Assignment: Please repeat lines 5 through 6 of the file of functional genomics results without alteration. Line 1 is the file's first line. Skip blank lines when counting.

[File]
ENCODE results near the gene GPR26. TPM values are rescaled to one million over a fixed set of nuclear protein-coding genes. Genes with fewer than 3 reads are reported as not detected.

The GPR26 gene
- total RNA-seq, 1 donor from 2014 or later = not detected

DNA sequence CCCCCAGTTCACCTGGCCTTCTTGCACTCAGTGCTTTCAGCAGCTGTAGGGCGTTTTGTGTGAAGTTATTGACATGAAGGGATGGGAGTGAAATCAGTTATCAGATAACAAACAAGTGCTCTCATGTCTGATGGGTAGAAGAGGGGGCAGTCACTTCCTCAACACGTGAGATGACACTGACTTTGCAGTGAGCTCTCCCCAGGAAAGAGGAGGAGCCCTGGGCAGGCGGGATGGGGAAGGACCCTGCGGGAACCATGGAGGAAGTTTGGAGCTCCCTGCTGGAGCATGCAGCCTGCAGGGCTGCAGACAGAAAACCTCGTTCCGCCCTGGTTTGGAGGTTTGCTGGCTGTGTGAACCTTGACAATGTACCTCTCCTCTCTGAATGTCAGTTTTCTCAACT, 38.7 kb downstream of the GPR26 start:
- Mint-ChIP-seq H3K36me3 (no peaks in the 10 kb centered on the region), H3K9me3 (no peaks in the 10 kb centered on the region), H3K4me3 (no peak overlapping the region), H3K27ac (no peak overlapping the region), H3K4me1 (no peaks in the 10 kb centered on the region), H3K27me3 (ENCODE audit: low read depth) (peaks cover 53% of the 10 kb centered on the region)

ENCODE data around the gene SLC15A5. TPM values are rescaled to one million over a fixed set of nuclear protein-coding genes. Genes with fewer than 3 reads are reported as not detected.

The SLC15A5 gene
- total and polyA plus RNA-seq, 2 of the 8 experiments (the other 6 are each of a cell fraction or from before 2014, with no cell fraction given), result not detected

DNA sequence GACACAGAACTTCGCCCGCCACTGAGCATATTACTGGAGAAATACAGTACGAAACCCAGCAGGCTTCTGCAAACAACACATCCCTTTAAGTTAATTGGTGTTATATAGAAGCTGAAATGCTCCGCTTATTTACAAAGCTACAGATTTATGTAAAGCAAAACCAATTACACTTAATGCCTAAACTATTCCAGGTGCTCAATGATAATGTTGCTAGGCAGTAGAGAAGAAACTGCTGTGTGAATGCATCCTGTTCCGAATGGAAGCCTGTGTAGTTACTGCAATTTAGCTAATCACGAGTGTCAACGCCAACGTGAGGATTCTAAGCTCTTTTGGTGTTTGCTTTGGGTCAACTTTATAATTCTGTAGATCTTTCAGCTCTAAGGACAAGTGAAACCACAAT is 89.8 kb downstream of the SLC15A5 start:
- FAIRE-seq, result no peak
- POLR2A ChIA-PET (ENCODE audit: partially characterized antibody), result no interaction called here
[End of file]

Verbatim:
- Mint-ChIP-seq H3K36me3 (no peaks in the 10 kb centered on the region), H3K9me3 (no peaks in the 10 kb centered on the region), H3K4me3 (no peak overlapping the region), H3K27ac (no peak overlapping the region), H3K4me1 (no peaks in the 10 kb centered on the region), H3K27me3 (ENCODE audit: low read depth) (peaks cover 53% of the 10 kb centered on the region)

ENCODE data around the gene SLC15A5. TPM values are rescaled to one million over a fixed set of nuclear protein-coding genes. Genes with fewer than 3 reads are reported as not detected.